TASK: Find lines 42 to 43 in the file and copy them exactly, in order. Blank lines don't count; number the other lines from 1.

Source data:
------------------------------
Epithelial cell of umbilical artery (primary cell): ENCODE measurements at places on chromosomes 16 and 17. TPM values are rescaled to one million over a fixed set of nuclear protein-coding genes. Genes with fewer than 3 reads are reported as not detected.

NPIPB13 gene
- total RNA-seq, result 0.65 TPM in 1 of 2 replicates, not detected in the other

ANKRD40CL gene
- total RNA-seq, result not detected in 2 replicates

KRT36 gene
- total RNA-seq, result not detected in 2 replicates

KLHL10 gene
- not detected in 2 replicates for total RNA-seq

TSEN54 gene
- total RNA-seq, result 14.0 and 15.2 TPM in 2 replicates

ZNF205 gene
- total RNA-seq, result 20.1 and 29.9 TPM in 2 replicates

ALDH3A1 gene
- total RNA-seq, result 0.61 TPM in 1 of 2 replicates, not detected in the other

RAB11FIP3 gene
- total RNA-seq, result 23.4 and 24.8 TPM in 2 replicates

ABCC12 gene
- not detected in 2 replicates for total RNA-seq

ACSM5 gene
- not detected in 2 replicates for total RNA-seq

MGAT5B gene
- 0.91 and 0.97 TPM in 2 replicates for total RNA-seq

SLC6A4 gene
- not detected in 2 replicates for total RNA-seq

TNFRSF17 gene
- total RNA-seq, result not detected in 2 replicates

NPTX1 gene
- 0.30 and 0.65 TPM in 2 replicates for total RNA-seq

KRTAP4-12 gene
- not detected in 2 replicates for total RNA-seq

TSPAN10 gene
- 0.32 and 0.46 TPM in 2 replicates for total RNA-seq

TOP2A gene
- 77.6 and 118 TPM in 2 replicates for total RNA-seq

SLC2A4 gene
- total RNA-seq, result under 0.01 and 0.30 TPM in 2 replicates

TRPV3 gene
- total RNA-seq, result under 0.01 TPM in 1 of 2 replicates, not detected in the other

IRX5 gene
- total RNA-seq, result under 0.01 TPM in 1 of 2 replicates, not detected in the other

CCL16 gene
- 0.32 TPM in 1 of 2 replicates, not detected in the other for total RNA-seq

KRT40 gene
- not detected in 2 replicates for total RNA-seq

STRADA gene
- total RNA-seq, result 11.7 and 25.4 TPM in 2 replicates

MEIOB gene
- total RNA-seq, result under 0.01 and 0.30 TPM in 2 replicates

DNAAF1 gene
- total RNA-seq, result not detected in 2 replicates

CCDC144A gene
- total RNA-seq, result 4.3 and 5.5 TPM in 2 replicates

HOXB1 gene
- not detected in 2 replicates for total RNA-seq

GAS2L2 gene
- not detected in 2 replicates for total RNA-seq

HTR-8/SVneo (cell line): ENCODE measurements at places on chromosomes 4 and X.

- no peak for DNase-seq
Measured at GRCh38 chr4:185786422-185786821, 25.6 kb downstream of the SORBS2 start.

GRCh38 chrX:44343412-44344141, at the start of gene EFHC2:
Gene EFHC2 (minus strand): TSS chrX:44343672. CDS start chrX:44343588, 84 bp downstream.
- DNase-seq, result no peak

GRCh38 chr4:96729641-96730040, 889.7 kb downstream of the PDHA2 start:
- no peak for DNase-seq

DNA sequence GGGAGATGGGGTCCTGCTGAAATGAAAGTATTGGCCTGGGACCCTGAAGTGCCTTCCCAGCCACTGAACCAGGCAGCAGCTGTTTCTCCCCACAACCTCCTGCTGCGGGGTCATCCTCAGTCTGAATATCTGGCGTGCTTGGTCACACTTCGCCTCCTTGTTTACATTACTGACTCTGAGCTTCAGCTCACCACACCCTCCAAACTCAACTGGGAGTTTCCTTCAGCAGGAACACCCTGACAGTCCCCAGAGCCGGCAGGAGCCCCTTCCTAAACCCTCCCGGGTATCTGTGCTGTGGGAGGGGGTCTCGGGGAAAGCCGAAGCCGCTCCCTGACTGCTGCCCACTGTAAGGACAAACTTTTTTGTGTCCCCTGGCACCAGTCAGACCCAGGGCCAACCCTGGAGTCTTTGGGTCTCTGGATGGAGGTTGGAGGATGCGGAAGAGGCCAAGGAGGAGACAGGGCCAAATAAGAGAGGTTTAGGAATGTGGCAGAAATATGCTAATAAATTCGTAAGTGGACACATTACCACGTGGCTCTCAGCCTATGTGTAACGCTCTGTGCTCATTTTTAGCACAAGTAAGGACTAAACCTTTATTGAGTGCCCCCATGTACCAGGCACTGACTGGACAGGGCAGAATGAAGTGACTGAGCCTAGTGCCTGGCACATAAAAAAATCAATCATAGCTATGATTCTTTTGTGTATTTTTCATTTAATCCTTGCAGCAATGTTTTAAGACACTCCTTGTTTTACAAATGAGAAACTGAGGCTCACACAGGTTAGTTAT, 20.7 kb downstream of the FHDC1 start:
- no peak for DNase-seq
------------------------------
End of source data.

CCL16 gene
- 0.32 TPM in 1 of 2 replicates, not detected in the other for total RNA-seq